It took decades of tragedies and illnesses, and a trip to see UN officials, but a retired teacher in the small town of Norco, Louisiana persuaded Shell Oil to relocate the residents of her neighborhood away from a dangerous chemical plant. Now her example may help other local activists do the same.
During the 1950s and '60s, musicians living in the swamps of Louisiana grew tired of traditional music and turned to the sounds of rock 'n' roll. A mashup of the two created a new style called swamp pop, which is still alive in southwestern Louisiana today.
Louisiana’s rapidly sinking deltas threaten crucial oil, gas and fishing industries. Louisiana has an ambitious, expensive and first-of-its-kind plan to rebuild the region — but right now no one is willing to pay for it. What would be the cost of failure?
Because the word's origins are murky, it's difficult to know just how insulting calling someone a "coonass" used to be. Today, some Cajuns view the word as an ethnic slur, while others have embraced it as a badge of honor.
Hurricane Katrina was bad, but the future could be considerably worse, a new report says. "One of the greatest environmental and economic disasters in the nation's history is rushing toward a catastrophic conclusion, so far unabated and largely unnoticed."
The United States controls immense amounts of water, so why does most of the seafood you eat come from other countries? A new book looks at the many ways the American seafood industry is out whack — and how it might be fixed.
A movie-making doctor and a cinematographer have teamed up to help doctors and nurses improve their diagnoses. Using a Hollywood technique, they've made medical images more clear and accurate, meaning better care for patients.
In Moscow, Russians are crowding a new exhibit of photos from New Orleans, some taken by professionals, and many more snapped by regular residents and shared on social media. PRI's The World Host Marco Werman talks with the curator on why this exhibit, at this time.
Day 36: oil is still gushing into the Gulf of Mexico. We talk with Sharon Schmalz, the executive director of Wildlife Rehabilitation & Education in Houston, Texas. She helps instruct volunteers on the proper way to clean an animal covered in oil.
Even though the Gulf oil spill hasn't directly hit New Orleans, it's hard not to think of the disaster in the context of the Hurricane that hit the same region five years ago. Douglas Brinkley says its residents are in a state of 'permanent stress.'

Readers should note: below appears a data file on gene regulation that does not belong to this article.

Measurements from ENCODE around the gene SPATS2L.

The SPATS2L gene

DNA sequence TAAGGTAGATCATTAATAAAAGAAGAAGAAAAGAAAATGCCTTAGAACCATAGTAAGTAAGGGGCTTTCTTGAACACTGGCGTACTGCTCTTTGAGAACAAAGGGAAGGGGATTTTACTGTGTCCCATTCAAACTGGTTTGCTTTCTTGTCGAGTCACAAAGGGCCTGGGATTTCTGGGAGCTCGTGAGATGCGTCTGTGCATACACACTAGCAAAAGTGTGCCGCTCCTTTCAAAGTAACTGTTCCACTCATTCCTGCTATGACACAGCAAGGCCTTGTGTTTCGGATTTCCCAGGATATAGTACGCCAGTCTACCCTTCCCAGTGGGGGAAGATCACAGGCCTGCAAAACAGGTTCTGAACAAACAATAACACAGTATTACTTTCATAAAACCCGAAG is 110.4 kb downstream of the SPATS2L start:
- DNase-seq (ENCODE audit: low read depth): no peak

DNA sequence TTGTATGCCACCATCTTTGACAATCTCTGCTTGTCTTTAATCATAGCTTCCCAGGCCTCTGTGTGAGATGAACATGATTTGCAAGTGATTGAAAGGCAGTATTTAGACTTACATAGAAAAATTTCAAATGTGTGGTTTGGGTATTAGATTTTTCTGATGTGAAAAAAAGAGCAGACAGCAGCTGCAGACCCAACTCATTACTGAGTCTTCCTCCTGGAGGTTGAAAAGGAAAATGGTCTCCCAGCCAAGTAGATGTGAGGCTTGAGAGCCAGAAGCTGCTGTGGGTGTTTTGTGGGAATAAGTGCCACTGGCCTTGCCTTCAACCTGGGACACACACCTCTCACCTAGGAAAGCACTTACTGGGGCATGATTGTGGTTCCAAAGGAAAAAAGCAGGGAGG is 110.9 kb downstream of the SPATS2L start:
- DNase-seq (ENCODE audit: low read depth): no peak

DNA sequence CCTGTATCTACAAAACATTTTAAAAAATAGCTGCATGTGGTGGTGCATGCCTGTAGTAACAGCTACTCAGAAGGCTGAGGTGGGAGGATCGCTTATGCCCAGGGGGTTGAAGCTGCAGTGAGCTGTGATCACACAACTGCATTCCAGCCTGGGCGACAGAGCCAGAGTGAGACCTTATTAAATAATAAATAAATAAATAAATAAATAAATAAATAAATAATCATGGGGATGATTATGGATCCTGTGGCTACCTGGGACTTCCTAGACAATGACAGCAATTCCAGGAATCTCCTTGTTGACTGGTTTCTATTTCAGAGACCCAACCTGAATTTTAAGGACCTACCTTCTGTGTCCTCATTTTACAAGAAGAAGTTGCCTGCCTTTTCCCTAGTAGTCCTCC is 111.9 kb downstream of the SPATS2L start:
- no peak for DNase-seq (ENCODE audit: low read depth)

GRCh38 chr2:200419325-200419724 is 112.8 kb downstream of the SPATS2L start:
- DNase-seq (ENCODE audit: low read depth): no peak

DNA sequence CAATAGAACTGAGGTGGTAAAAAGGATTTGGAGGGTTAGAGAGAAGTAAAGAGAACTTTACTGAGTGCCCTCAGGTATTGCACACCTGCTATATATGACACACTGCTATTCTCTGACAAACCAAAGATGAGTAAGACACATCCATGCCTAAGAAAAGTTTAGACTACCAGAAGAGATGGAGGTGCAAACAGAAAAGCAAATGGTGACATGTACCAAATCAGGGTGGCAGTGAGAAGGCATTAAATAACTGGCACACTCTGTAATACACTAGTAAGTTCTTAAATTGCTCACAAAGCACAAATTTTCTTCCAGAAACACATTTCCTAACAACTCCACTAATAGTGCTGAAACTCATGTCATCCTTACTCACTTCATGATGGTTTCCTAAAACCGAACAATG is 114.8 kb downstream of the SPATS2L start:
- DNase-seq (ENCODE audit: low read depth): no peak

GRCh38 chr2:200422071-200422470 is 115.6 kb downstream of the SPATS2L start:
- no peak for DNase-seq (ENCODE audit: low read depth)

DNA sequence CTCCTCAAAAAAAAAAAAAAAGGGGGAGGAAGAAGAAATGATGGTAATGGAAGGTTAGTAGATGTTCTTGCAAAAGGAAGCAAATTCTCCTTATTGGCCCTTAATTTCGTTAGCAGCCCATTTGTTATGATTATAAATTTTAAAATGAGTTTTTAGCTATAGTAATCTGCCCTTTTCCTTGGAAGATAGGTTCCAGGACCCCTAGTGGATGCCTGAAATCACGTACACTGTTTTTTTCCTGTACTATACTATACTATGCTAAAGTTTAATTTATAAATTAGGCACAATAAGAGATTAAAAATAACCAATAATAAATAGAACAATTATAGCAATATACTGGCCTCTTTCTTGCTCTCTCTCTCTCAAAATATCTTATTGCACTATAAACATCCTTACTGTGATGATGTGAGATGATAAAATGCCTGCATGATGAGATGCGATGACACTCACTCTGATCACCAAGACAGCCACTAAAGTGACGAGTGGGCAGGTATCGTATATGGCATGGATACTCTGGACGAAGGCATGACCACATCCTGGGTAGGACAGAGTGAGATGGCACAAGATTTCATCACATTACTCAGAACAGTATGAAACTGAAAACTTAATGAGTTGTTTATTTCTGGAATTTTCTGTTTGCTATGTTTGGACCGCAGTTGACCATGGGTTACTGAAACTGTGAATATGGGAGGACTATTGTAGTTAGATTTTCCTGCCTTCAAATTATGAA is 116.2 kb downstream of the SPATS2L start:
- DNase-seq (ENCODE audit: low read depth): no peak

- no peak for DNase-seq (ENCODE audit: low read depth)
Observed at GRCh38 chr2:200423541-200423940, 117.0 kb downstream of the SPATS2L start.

In a television, Tony Hayward apologized for the crisis. However, it may be too late to win public opinion. Davia Temin, CEO of Temin and Company, which specializes in crisis management for leading global corporations weighs in on BP's PR strategy.
The cleanup may bring a surge of temporary work, but residents of the Gulf Coast worry that the boom will be temporary at best. We talk to Johnny Glover, who runs a fishing lodge, and to Dean Blanchard, a seafood distributor.
We speak with Ewell Smith, executive director of the Louisiana Seafood Promotion and Marketing Board, about efforts to convince consumers of Louisiana's seafood's safety. WNYC's Lisa Chow reports on how seafood buyers and sellers have been impacted.
Now that we've seen him in commercials, it's time to get to know him better. BP Vice President of Resources Darryl Willis joins the program to tell us about BP's latest efforts from the company's perspective, and his unenviable new position.
Just when it seemed like the catastrophe in the Gulf of Mexico couldn't get any worse, hurricane season has officially begun. The tropical storm called Alex has been upgraded to a hurricane and is expected to make landfall in the next 24 hours.
110 mph winds are ripping through Brownsville, Texas, sending some residents fleeing while others prepare storm shelters. We speak with Brownsville Mayor Pat Ahumada, who is confident his town will weather the storm.